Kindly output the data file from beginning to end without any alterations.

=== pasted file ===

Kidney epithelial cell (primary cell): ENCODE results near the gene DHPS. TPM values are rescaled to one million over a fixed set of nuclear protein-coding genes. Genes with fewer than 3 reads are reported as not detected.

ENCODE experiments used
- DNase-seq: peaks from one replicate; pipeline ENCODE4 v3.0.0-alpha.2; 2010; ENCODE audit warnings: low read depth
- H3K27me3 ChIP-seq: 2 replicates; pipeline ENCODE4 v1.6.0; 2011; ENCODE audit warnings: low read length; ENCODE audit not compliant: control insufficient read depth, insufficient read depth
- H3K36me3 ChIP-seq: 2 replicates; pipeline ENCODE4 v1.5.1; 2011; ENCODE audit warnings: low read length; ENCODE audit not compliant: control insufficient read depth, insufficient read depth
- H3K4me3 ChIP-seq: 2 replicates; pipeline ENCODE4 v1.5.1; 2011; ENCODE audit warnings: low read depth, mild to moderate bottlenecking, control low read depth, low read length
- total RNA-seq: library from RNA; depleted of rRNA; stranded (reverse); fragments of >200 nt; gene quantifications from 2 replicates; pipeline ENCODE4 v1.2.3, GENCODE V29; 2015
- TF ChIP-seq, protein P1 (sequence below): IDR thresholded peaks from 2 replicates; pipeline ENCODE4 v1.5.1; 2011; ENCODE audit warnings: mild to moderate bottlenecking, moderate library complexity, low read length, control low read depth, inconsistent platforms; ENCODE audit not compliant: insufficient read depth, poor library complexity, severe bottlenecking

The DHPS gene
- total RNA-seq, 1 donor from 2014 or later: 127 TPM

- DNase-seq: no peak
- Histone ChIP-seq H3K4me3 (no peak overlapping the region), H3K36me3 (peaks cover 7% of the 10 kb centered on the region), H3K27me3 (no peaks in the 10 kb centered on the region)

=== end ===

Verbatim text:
Kidney epithelial cell (primary cell): ENCODE results near the gene DHPS. TPM values are rescaled to one million over a fixed set of nuclear protein-coding genes. Genes with fewer than 3 reads are reported as not detected.

ENCODE experiments used
- DNase-seq: peaks from one replicate; pipeline ENCODE4 v3.0.0-alpha.2; 2010; ENCODE audit warnings: low read depth
- H3K27me3 ChIP-seq: 2 replicates; pipeline ENCODE4 v1.6.0; 2011; ENCODE audit warnings: low read length; ENCODE audit not compliant: control insufficient read depth, insufficient read depth
- H3K36me3 ChIP-seq: 2 replicates; pipeline ENCODE4 v1.5.1; 2011; ENCODE audit warnings: low read length; ENCODE audit not compliant: control insufficient read depth, insufficient read depth
- H3K4me3 ChIP-seq: 2 replicates; pipeline ENCODE4 v1.5.1; 2011; ENCODE audit warnings: low read depth, mild to moderate bottlenecking, control low read depth, low read length
- total RNA-seq: library from RNA; depleted of rRNA; stranded (reverse); fragments of >200 nt; gene quantifications from 2 replicates; pipeline ENCODE4 v1.2.3, GENCODE V29; 2015
- TF ChIP-seq, protein P1 (sequence below): IDR thresholded peaks from 2 replicates; pipeline ENCODE4 v1.5.1; 2011; ENCODE audit warnings: mild to moderate bottlenecking, moderate library complexity, low read length, control low read depth, inconsistent platforms; ENCODE audit not compliant: insufficient read depth, poor library complexity, severe bottlenecking

The DHPS gene
- total RNA-seq, 1 donor from 2014 or later: 127 TPM

- DNase-seq: no peak
- Histone ChIP-seq H3K4me3 (no peak overlapping the region), H3K36me3 (peaks cover 7% of the 10 kb centered on the region), H3K27me3 (no peaks in the 10 kb centered on the region)